Tyler Green
Art-focused Journalism by Tyler Green

Tyler Green Modern Art Notes

Thursday links

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  • On the occasion of this new Sara Campbell book on Norton Simon, Christopher Knight points out how similar Simon and Eli Broad are. You’ll be amazed. Suzanne Muchnic, who wrote a Simon biography, reviewed Campbell’s book. Little known fact: All that art-killing glass that’s over paintings at the Norton Simon Museum? Simon’s idea. Now that he and his widow are no longer with us, the museum should be removing it as fast as it can, but isn’t.
  • With Smithsonian chief G. Wayne Clough scheduled to speak in Los Angeles today, Knight takes him to the woodshed.
  • In a related story, the allegedly national NYT art critics have been great on the Smithsonian fiasco. /sarcasm
  • On Facebook, Jerry Saltz writes about what he considers the false separation between art and craft. (Has he reviewed any shows of what might be considered craft? Or is he a contributor to  the false separation he identifies? Also: Saltz recently tweeted that his Facebook page/comments are now open to all. I’m still blocked, but presumably anyone else will be able to click through that link.)
  • The Getty is deaccessioning eight paintings, including this quirky Lorenzo Lotto.
  • Jasper Johns, Michael Crichton and Greg Allen’s continuing quest to ‘complete’ a Rasuchenberg combine. (Also: here.)
  • Ham-handed Smithsonian public relations?: The SI granted a Clough interview to Lee Rosenbaum, whose ‘gays-are-icky,’ should be neither seen nor heard, awfully-darn-close-to-bigotry-revealing defense of Clough’s censorship has been a two month-long embarrassment — but which is also a take with which Clough himself may be comfortable. [Update: In the Huffington Post, Rosenbaum referred to gays and lesbians as "emotionally charged subjects" and indicated that exhibitions that include gays and lesbians were "highly provocative" and may be "likely to offend."] Rosenbaum on her own interview: “I know what you’re thinking: The Smithsonian looked kindly on my interview request because I’m one of the few (if not the only) commentators who supported Clough’s decision to remove David Wojnarovicz’s “A Fire in My Belly” from the National Portrait Gallery’s landmark show.” Yup, pretty much. FWIW: Over the last seven weeks I’ve repeatedly asked the Smithsonian for a Clough Q&A. They’ve repeatedly deflected my requests. That’s OK. One of the privileges of critichood is being free to speak one’s mind regardless of whether PR people ‘reward’ you with plum interviews or not. (Fortunately, most art world PR people are smart, long-sighted pros: MAN’s history of Q&As is a good indication of such.)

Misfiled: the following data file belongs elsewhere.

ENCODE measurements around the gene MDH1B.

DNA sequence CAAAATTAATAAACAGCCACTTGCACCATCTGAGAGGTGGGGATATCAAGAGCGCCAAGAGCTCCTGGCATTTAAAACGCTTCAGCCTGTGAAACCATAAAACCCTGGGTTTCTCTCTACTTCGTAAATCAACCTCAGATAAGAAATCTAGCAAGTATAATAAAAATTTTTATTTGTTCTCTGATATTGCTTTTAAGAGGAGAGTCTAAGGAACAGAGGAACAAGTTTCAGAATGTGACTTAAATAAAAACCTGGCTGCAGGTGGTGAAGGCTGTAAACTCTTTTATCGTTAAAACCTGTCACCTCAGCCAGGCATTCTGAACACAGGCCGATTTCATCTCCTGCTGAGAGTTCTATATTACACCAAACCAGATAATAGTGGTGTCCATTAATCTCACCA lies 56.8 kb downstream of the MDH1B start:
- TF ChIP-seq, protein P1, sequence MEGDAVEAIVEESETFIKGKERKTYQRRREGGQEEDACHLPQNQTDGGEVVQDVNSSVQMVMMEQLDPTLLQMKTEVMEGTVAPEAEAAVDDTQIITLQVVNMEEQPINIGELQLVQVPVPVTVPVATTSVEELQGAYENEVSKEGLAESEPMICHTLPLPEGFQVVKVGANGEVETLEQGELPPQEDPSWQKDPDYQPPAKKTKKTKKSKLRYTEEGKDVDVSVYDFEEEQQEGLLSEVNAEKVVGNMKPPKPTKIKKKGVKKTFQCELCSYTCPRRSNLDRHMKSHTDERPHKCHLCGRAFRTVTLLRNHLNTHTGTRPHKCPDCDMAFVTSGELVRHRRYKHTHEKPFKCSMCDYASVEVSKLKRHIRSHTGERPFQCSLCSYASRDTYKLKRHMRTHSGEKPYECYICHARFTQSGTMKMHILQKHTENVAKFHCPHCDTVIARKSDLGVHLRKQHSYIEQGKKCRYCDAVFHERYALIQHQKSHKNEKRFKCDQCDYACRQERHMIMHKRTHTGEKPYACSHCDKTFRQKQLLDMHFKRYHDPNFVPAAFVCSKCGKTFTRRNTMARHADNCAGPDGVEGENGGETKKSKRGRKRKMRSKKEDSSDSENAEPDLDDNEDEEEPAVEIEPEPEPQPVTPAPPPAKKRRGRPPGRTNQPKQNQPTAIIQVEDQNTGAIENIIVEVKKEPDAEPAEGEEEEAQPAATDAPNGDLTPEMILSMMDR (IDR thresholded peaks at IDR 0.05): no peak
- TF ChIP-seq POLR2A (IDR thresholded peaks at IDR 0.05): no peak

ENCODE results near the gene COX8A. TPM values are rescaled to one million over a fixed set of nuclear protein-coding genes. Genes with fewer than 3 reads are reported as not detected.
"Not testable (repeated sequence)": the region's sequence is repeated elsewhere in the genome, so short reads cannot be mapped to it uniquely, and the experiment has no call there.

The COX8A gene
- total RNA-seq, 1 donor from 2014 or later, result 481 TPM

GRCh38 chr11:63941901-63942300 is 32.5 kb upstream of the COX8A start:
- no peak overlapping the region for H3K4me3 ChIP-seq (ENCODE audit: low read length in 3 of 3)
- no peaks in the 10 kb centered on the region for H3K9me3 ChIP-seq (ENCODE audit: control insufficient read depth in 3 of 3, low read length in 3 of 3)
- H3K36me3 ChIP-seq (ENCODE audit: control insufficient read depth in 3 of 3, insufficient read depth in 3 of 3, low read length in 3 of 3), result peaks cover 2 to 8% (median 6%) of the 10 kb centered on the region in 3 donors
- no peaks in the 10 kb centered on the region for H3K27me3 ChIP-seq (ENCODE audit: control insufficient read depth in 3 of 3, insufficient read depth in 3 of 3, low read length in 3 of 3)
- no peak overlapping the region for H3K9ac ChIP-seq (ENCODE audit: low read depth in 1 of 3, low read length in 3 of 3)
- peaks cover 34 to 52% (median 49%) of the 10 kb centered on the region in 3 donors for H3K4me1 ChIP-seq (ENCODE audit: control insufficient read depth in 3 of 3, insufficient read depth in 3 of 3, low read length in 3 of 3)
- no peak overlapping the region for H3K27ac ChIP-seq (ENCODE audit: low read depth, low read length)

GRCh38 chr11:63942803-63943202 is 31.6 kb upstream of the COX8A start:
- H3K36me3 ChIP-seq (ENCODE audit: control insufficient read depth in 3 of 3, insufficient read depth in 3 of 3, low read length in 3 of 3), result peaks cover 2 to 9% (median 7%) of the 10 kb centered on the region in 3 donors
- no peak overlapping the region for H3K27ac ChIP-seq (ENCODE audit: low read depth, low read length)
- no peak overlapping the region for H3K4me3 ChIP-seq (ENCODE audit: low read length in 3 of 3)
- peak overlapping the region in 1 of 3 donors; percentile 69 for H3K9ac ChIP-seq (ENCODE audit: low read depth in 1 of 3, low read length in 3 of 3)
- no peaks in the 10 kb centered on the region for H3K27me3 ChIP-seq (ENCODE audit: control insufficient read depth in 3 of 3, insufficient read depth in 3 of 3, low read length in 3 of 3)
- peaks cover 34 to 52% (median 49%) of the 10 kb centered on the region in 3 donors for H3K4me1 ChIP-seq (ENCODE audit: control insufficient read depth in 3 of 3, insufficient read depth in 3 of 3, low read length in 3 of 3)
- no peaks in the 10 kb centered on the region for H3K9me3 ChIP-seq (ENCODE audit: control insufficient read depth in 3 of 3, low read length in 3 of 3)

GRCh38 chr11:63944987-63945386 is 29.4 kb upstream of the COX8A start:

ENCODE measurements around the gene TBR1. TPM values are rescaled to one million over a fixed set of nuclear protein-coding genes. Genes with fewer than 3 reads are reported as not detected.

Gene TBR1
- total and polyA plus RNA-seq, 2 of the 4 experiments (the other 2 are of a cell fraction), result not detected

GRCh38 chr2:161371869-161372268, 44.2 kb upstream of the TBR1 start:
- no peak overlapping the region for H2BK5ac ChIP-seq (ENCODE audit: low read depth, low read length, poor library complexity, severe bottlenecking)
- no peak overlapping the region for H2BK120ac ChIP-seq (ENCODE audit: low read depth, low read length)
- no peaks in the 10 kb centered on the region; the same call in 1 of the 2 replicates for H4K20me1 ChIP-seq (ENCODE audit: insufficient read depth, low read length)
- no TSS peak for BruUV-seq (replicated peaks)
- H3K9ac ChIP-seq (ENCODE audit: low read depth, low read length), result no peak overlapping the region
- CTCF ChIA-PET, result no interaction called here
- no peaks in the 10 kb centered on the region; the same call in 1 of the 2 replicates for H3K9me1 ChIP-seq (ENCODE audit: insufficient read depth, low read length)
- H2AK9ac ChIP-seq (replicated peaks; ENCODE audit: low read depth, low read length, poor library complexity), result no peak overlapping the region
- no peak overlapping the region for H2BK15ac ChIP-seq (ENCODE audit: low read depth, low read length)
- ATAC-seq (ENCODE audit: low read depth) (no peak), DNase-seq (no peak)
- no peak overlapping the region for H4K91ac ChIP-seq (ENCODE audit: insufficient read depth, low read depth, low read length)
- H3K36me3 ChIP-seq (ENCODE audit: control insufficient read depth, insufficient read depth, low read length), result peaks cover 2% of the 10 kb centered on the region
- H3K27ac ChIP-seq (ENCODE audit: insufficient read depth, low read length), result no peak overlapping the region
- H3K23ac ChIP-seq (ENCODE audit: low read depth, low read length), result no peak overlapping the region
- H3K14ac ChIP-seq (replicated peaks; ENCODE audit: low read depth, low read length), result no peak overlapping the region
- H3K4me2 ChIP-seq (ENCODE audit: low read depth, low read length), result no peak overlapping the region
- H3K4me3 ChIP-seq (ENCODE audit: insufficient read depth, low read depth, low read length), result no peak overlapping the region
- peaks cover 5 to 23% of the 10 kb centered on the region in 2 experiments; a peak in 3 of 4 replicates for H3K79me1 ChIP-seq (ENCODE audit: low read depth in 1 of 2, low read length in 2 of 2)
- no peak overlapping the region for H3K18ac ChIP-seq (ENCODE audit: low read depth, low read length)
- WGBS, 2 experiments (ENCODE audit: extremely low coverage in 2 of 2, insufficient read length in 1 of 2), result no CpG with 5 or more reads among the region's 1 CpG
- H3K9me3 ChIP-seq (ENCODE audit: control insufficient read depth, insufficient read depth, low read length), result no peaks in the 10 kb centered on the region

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Comments

  1. Your deeply offensive and completely erroneous mischaracterization of my views (in quotes, no less) as “gays-are-icky” and awfully-darn-close-to-bigotry (not in quotes, but just as slanderous) has absolutely no basis in fact or in the text of anything that I have ever written. On both my CultureGrrl blog and the Huffington Post, I have repeatedly called for the landmark “Hide/Seek” show to travel to other venues or, failing that, for other museums “to follow the National Portrait Gallery’s lead in mounting their own exhibitions, exploring and elaborating on similar themes.” These are hardly the words of a homophobe. A retraction of your slur is definitely in order.

  2. I have added a link to the piece in question. Rosenbaum’s description of my use of quotes is inaccurate.

  3. The fact that “Hide/Seek” is “highly provocative” and “likely to offend” (my Huffington Post quotes) is supported by the firestorm that, in fact, erupted over the show. But the exhibition did not offend ME—quite the opposite. One of the reasons why this show is so important and worthy of replication elsewhere is that it DOES (as fully intended) push the envelope and break new ground. My views on this are completely clear, unless my words are taken out of context and misconstrued.

  4. I’m more interested in what Rosenbaum actually wrote in her piece than in her attempts to re-present what she said. I suspect readers will be as uncomfortable as I was with Rosenbaum’s so-called delicate suggestion about including gay people in our history (or not).

  5. [...] painting. On the other hand: the Pasadena powers that be may take the study as reason to perpetuate Norton Simon’s fetish about covering paintings with “art-killing” glass (which absorbs some [...]

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